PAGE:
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Recall the Weiner filter problem
$\{{x}_{k}\}$ , $\{{d}_{k}\}$ jointly wide sense stationaryFind $W$ minimizing $({}_{k}^{2})$ $${}_{k}={d}_{k}-{y}_{k}={d}_{k}-\sum_{i=0}^{M-1} {w}_{i}{x}_{k-i}={d}_{k}-{X}^{k}^T{W}^{k}$$ $${X}^{k}=\begin{pmatrix}{x}_{k}\\ {x}_{k-1}\\ \\ {x}_{k-M+1}\\ \end{pmatrix}$$ $${W}^{k}=\begin{pmatrix}{w}_{0}^{k}\\ {w}_{1}^{k}\\ \\ {w}_{M-1}^{k}\\ \end{pmatrix}$$ The superscript denotes absolute time, and the subscript denotes time or a vector index.
the solution can be found by setting the gradient $0$
To find the (approximate) Wiener filter, some approximations are necessary. As always, the key is to make the right approximations!
The LMS algorithm is often called a stochastic gradient algorithm, since $({}^{k})$ is a noisy gradient. This is by far the most commonly used adaptive filtering algorithm, because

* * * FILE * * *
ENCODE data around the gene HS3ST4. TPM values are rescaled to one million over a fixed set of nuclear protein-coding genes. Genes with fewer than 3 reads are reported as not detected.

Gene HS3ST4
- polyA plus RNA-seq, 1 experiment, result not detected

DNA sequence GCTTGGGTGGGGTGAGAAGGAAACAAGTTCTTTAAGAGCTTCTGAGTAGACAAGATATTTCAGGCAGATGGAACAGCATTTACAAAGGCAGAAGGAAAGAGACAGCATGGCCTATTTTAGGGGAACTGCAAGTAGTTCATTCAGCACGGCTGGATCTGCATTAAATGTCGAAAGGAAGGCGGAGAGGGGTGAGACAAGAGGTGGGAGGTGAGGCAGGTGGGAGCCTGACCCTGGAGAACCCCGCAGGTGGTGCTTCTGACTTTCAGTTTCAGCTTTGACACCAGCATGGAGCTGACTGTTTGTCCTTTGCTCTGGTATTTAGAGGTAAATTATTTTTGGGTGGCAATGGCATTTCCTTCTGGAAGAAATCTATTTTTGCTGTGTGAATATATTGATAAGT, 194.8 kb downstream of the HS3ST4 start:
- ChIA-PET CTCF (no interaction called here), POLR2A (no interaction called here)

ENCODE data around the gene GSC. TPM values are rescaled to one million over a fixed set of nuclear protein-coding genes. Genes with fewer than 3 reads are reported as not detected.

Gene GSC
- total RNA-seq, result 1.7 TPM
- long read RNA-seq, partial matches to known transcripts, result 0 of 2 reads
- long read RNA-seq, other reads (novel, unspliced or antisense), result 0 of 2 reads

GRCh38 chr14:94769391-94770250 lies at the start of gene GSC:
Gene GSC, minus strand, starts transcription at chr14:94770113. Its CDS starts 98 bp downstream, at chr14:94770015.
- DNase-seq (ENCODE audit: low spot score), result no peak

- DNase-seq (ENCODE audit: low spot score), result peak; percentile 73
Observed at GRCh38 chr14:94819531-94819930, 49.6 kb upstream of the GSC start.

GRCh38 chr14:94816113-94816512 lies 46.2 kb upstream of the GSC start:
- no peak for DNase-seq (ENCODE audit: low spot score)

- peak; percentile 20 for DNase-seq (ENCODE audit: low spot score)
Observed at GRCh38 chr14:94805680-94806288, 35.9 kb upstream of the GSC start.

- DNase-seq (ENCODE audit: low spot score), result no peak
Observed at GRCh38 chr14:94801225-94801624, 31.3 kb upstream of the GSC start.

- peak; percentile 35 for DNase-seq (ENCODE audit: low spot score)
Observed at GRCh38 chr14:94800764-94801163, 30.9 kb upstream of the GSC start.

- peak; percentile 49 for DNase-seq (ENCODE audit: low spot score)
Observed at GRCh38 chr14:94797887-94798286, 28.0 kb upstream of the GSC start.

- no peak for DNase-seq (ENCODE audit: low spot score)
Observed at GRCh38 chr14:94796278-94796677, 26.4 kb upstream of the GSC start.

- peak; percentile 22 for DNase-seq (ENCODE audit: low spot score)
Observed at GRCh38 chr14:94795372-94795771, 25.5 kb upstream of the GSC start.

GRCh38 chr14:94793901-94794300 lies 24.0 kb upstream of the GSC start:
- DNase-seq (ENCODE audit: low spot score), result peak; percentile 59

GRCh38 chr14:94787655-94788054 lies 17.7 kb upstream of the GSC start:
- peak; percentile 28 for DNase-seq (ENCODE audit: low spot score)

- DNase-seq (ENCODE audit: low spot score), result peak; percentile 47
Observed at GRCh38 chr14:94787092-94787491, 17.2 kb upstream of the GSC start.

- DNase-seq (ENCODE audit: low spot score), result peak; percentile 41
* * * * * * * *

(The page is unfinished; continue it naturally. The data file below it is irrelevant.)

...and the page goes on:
To Compute | ${y}_{k}$ | ${}_{k}$ | ${W}^{k+1}$ | = Total |
---|---|---|---|---|
multiplies | $M$ | $0$ | $M+1$ | $2M+1$ |
adds | $M-1$ | $1$ | $M$ | $2M$ |
So the LMS algorithm is $O(M)$ per sample. In fact, it is nicely balanced in that the filter computation and the adaptation require the sameamount of computation.
Note that the parameter $$ plays a very important role in the LMS algorithm. It can also be varied with time, but usually a constant $$ ("convergence weight facor") is used, chosen after experimentation for a givenapplication.
large $$ : fast convergence, fast adaptivity
small $$ : accurate $W$ less misadjustment error, stability
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